In the seedbed of one of my previous plantings on Bolivia, Miguel Centellas makes some quite fascinating observations about turnout of poor voters in Bolivia. Much of what he says fits with most of my understanding about poor people’s participation in Latin America: that it is largely instrumental and orchestrated by leaders:
it was clear that protests hit their peak at just about the part where the leaders of the â€œsindicatosâ€ started handing out the little â€œfichasâ€ (used to mark attendance). Once the fichas were distributed, a protest of several thousand could dwindle down to less than a hundred. Protesters are either a) paid to protest or b) fined by their local sindicato bosses for failure to attend.
If you will forgive my painting with a terribly broad brush (or should that be digging with a terribly broad spade?), I would say this is fairly typical. However, then I see a contradiction in the next point Miguel makes, and I am puzzled by it:
voter turnout in poor areas is often low due to transportation and other matters, regardless of organization. The day of voting, all public transportation (well, almost all businesses, actually) are shut down. So voter turnout can be low if itâ€™s difficult to reach a polling station.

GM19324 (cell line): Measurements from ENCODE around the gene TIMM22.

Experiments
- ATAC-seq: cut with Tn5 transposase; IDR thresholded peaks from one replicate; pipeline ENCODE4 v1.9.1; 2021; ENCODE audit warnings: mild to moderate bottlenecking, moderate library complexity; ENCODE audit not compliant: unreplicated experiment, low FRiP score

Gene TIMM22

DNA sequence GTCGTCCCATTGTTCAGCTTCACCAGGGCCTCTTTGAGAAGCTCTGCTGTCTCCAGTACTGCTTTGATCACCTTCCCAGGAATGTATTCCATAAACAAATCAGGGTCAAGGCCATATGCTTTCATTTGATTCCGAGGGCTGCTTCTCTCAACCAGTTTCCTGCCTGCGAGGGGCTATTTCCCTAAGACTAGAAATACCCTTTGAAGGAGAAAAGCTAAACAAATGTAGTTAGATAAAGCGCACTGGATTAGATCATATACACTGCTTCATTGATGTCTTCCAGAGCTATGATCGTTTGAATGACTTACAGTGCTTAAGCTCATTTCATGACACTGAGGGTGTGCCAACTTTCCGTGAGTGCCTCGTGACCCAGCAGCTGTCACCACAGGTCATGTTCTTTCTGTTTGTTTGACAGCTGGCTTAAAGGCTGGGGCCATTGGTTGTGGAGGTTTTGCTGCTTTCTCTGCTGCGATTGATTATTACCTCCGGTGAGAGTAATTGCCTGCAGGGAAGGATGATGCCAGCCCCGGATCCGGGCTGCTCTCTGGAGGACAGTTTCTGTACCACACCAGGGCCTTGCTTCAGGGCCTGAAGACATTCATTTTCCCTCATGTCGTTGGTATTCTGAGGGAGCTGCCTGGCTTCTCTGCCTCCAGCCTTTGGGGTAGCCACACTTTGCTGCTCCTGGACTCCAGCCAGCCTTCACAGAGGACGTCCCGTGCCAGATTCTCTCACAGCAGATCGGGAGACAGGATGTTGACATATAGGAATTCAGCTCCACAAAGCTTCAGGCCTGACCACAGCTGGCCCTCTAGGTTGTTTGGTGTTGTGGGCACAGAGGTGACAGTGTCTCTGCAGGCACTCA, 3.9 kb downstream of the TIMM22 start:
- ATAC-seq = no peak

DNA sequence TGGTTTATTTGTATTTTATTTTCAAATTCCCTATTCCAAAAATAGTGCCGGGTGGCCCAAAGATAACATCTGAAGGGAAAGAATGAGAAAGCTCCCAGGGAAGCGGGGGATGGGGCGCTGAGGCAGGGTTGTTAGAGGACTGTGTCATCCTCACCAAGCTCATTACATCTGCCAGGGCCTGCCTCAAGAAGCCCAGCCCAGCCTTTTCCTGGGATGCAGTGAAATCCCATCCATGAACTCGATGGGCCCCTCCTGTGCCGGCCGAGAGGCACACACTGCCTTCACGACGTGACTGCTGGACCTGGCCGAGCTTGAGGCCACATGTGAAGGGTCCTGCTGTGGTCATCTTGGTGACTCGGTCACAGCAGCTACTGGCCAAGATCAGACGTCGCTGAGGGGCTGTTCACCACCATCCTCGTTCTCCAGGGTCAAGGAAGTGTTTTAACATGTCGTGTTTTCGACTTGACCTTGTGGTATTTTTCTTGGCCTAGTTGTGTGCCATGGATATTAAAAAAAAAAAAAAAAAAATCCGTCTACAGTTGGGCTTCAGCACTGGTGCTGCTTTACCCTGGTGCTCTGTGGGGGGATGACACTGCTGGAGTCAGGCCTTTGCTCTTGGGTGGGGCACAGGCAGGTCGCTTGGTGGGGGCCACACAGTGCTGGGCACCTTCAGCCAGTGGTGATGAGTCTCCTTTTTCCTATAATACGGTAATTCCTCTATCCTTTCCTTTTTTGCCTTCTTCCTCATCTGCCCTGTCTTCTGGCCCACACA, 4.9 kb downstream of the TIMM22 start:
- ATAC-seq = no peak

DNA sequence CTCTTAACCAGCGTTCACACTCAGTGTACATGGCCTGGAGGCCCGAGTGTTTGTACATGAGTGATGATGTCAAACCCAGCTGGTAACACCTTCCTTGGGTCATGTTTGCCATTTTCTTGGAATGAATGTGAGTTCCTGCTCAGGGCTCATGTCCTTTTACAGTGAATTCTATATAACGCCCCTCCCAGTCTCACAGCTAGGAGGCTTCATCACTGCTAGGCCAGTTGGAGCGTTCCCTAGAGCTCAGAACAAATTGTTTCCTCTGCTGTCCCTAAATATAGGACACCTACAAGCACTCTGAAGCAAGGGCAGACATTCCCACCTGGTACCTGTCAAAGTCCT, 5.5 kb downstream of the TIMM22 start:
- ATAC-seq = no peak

I am wondering how different this is from Colombia, where I observed some congressional elections as part of my research in the 1990s in both rural and urban areas of the coffee growing region (around Manizales, ChinchinÃ¡, and Pereira). Voter turnout tends to be quite low in Colombia, especially in congressional elections (which, unlike in Bolivia, are not on the same day as presidential). Turnout in Colombia tends to be significantly lower in aggregate levels, than in Bolivia. Yet the people who are most likely to vote, in Colombian legislative elections, tend to be precisely those who are organized (and perhaps paid somehow) to vote. So, it remains puzzling to me that Bolivia could have mass organization among the poor that are so effective in mobilizing people that they can shut the major (and minor) cities down for days on end, and yet these same people would have low voter turnout.
Regarding transportation shutdowns on voting day, that is true in Colombia, too. But the buses that would normally run on regular routes are used, along with other vehicles, to transport voters to the polls. The area near polling stations is jammed all day long with buses and other vehicles that transport voters–those affiliated with party or labor or other organizations, that is–to vote. I have never witnessed a Bolivian election, so I do not know how typical this Colombian pattern is (or even it the pattern I am describing is still typical of Colombia, given recent political and institutional changes).